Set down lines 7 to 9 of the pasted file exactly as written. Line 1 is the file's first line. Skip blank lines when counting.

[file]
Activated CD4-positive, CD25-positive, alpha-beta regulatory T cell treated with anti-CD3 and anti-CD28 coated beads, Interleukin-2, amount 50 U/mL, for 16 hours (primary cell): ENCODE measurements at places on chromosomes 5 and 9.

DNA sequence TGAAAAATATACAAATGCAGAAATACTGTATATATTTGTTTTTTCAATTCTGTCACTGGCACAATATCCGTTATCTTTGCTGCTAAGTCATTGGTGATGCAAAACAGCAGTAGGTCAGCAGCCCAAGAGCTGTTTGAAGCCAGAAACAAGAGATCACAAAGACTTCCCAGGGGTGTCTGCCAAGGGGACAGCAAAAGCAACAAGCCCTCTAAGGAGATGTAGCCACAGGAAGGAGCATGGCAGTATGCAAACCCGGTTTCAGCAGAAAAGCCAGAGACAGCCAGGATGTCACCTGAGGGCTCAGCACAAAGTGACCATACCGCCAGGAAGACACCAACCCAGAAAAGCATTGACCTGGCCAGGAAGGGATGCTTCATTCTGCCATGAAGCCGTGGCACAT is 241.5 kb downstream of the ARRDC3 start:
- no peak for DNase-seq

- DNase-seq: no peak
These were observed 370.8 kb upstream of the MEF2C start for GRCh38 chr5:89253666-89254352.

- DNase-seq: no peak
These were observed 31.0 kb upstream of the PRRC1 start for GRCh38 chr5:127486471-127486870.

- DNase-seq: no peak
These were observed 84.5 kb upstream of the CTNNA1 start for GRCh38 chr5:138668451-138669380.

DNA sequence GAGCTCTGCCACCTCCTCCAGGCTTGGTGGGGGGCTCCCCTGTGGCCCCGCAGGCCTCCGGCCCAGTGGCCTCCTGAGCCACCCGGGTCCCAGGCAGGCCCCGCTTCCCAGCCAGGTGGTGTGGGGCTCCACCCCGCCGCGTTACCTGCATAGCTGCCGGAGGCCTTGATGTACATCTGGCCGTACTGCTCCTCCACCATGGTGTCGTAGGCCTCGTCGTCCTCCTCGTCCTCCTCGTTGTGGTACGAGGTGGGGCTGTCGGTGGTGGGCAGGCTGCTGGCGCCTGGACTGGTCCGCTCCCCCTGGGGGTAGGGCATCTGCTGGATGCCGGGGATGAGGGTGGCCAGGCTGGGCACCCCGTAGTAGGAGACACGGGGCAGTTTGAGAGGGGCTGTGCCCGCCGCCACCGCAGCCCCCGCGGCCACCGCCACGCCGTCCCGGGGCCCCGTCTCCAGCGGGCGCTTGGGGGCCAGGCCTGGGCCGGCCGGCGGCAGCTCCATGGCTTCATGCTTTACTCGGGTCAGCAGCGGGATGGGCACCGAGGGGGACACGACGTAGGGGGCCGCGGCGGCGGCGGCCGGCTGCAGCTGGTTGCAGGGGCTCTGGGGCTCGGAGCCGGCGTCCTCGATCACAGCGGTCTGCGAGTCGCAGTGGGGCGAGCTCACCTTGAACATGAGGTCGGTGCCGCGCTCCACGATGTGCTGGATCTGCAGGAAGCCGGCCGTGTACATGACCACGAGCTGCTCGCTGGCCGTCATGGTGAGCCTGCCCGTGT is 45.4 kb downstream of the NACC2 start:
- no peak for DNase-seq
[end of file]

These were observed 31.0 kb upstream of the PRRC1 start for GRCh38 chr5:127486471-127486870.

- DNase-seq: no peak
These were observed 84.5 kb upstream of the CTNNA1 start for GRCh38 chr5:138668451-138669380.